The Obama administration is pledging nearly $300 million in federal dollars to Detroit to help shore up basic infrastructure priorities, such as improving public transit and police and eradicating blight.
Just don’t call it a bailout – a term that's still toxic on Capitol Hill, on both sides of the aisle.
On July 18, Detroit became the largest US city ever to declare bankruptcy. It owes $18 billion, including $3.5 billion in underfunded pension liabilities and $5.7 billion in other retiree benefits.
The federal effort, announced after a summit in Detroit led by top Obama economic adviser Gene Sperling, doesn't begin to fill a fiscal hole that large, but aims instead to help meet the city's most immediate infrastructure needs.
“We do not think of it as our job to devise the priorities or the strategy for Detroit. Our job is to listen to all sectors of Detroit,” Mr. Sperling told reporters, after the closed meeting on Friday.
The summit included three Obama Cabinet officials – US Attorney General Eric Holder, Housing and Urban Development Secretary Shaun Donovan, and Transportation Secretary Anthony Foxx – along with state-appointed Emergency Financial Manager Kevyn Orr, Michigan Gov. Rick Snyder (R), Detroit Mayor Dave Bing (D), and other state and local officials.
The allocation of federal funds resulted from weeks of meetings with the city to determine where help might be needed most, Sperling said.
Before Mr. Orr petitioned the courts to declare a Chapter 9 bankruptcy for the city, a common cry among residents, and some in the city council, was for the federal government to provide a bailout to save Detroit from the insurmountable weight of its debt. Some argued that the city was owed the spoils the federal government provided private sector companies in the automotive and banking industries in its 2009 bailouts.
That didn’t happen, nor will it, says Mark Skidmore, an economist at Michigan State University in East Lansing, Mich. The combined federal and private-sector dollars are not geared toward restructuring Detroit’s debt problem, nor is it their total sum anywhere near what would be needed to do so in the first place. The goal, Professor Skidmore says, is to recharge the city after years of hemorrhaging money that led to failing infrastructure and a blight problem that has created dangerous public safety hazards.
“It’s not big enough to be called a bailout. What they are trying to do is enable key investments that are needed to help the city once it emerges from all of these immediate [financial] challenges,” he says. “It becomes much more difficult to do the things a city is required to do without those kinds of investments and reinvestments, so it seems like a sensible thing for the federal government to step in and assist.”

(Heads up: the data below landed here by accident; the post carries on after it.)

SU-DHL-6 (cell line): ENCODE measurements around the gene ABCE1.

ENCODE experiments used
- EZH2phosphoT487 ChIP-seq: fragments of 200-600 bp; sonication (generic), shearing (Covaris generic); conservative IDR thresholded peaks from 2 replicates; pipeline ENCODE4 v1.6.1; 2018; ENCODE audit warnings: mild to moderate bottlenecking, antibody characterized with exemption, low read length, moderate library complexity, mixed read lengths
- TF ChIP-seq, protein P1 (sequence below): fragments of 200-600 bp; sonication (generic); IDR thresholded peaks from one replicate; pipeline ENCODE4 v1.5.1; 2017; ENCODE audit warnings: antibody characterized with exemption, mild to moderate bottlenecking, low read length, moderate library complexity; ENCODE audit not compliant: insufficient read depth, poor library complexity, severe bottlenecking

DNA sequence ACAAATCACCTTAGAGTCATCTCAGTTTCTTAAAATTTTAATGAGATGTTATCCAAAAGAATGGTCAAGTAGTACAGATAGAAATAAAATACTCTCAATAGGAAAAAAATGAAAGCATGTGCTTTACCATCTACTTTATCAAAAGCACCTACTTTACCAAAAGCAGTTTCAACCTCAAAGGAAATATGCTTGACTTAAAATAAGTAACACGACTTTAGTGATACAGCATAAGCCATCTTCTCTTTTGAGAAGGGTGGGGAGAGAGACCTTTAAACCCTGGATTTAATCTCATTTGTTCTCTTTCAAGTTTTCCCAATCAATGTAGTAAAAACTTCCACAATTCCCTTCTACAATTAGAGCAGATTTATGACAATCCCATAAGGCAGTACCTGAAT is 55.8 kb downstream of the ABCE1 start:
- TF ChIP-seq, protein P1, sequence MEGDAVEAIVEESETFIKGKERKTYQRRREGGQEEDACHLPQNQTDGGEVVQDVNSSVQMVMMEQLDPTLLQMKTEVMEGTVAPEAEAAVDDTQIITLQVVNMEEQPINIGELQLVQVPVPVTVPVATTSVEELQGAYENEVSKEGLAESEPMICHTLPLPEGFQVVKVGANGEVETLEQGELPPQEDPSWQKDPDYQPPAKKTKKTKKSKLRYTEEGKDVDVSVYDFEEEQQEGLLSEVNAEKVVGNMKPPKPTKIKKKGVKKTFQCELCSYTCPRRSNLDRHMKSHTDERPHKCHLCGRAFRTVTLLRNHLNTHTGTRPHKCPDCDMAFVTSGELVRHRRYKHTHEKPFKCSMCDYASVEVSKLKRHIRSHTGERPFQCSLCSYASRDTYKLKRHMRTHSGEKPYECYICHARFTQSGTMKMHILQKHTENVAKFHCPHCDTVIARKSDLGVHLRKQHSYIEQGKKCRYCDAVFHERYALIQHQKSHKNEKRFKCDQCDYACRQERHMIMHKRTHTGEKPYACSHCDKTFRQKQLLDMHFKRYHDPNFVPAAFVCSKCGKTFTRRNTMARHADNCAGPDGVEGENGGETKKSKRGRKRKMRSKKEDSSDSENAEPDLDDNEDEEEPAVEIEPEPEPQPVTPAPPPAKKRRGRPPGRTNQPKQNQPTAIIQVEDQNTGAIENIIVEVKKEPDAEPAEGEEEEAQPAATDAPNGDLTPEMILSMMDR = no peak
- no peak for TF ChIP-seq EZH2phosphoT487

In speaking to the Detroit News Friday, Governor Snyder also reiterated that he was against a federal bailout for the city.
“What I said [in the past] is I wasn’t going to ask for a bailout on the debt. I think it’s always appropriate to say there are ways to improve services to citizens, because that’s one of the roles of government. It needs to be something that has a reasonable return because I don’t believe in wasting money, too,” he said.
A better comparison to the federal relief effort for Detroit, Skidmore says, is the stimulus money the Obama administration transferred to states and localities during the recession. The greatest amount, $145 billion in 2009, was used for states to fill their budget gaps and provide much-needed infrastructure dollars for transportation and education programs. That year, state tax revenues were 17 percent below what they were the previous year.
“If you think about what the government did for the states in the midst of the recession, they infused them with billions of dollars in order to keep state budgets from taking the turn for the worst. So it’s not unprecedented at all for the federal government to provide assistance in this way,” he says.
The new infusion of federal dollars doubles the nearly $300 million Detroit already receives annually from 71 separate federal grants ranging from policing to transportation. Local corporate and support from organizations including the Ford, Kresge, and Knight foundations, will match much of these new funds. Federal agencies are also planning to work on behalf of the city: For example, Detroit’s public lighting authority will partner with the US Department of Energy and DTE Energy to address technical support of the city’s ailing street lighting system.
A third of the new federal fund money, $100 million, is designed for blight eradication, which follows Mayor Bing’s plan to tear down 10,000 abandoned residential and commercial structures by the end of his term. About $30 million will be directed to repair city buses and boost the regional transit network. Other funds will be used for rail projects, police department training, anti-violence programs, the hiring of 150 firefighters, and public safety programs.